Below are some common benign breast conditions that can cause lumps:
Fibroadenomas; benign tumours made up of both structural (fibro) and glandular (adenoma) tissues. Fibroadenomas feel solid, firm and round and can be moved around easily. They are usually painless.
Cyclic mastalgia; Swelling, tenderness or pain just before or during menstruation. May include the presence of one or more lumps. Symptoms of swelling, pain, and lumpiness disappear by the end of the menstrual period.
Fibrocystic changes, also known as general lumpiness or benign breast disease; Is one of the most common types of benign breast change especially in women aged between 30-50 years. Changes usually disappear after menopause.
Cyst; Fluid-filled, usually well-defined area in the breast. Occur most often during ages 35-50 years. Smaller cysts may disappear while larger ones may need to be drained by inserting a fine needle into the cysts to withdraw the fluid.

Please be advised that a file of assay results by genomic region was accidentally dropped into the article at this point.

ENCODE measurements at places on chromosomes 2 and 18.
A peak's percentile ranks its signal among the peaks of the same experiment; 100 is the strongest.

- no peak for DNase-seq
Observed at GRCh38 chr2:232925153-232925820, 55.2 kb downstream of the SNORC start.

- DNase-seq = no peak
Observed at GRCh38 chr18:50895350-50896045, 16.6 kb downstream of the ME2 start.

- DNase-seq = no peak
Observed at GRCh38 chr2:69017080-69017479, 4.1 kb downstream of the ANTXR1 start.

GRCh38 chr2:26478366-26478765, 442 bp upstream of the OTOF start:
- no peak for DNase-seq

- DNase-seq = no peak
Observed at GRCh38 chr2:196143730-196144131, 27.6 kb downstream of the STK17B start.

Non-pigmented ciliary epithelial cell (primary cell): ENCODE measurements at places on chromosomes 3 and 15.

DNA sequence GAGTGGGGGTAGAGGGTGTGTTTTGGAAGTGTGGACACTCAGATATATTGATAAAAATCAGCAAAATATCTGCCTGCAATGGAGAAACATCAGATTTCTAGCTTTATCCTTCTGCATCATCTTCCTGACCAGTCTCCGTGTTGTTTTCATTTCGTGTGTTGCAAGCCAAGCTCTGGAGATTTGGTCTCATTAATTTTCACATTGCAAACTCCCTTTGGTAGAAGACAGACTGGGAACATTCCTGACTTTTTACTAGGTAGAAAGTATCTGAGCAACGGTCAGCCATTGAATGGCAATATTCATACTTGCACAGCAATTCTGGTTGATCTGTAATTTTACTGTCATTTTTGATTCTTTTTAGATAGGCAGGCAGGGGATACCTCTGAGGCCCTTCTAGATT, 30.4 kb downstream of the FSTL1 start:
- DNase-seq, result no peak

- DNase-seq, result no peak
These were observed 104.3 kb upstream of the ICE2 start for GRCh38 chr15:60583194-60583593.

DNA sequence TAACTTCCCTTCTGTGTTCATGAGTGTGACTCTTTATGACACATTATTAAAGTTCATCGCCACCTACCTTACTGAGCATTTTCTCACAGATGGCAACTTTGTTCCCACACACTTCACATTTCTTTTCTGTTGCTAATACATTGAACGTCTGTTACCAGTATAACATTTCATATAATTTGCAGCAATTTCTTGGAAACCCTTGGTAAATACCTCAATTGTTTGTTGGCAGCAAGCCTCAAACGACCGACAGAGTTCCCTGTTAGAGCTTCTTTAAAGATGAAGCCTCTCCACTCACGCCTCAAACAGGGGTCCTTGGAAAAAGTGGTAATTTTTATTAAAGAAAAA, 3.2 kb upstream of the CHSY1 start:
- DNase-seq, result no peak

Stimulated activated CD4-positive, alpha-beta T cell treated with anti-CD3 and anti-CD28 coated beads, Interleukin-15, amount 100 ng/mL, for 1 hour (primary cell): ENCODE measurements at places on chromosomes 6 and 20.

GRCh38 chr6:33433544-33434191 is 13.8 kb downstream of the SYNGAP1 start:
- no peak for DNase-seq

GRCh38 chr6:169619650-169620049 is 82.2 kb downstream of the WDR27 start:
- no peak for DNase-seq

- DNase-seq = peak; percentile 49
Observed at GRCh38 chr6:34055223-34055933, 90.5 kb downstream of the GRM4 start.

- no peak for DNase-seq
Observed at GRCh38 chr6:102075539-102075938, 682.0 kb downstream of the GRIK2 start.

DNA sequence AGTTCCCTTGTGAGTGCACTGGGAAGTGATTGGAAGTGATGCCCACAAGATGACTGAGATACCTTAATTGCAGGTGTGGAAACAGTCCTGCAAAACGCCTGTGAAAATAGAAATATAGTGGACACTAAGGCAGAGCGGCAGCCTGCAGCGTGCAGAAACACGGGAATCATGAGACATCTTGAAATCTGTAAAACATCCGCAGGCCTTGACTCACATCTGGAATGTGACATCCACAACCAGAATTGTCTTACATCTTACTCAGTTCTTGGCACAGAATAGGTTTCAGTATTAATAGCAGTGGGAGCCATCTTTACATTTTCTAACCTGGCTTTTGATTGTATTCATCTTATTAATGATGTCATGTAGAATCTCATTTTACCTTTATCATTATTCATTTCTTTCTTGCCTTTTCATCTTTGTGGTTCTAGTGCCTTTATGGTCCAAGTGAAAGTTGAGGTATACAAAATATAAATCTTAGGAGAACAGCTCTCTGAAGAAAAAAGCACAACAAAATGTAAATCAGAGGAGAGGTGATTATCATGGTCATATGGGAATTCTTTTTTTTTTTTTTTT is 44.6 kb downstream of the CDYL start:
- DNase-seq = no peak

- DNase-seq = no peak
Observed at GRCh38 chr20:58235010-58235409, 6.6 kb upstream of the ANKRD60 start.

Fatty necrosis; Usually painless and often formed after an injury to the breast, with bruising followed by disintegration of fatty tissue in the area. The skin around the lumps may look red or bruised.
Sclerosing adenosis; Excessive growth of tissues in the breast lobules. Frequently causes breast pain. Adenosis is often difficult to distinguish from cancer therefore is a surgical biopsy is performed to diagnose and treat.
Mastitis; Most commonly seen after delivery with breast-feeding, known as "postpartum mastitis". Usually due to blockage and inflammation of a breast duct, trapping breast milk and allowing growth of bacteria leading to infection. The area is usually red, warm, tender and lumpy with a low- or high-grade fever may be present, with or without chills. Often treated with antibiotics, surgery usually not necessary
Mammary-duct ectasia; Blockage and inflammation of a duct near the nipple. It can be painful, with green to gray nipple discharge. Often treated with antibiotics, although surgical removal of the duct may be necessary.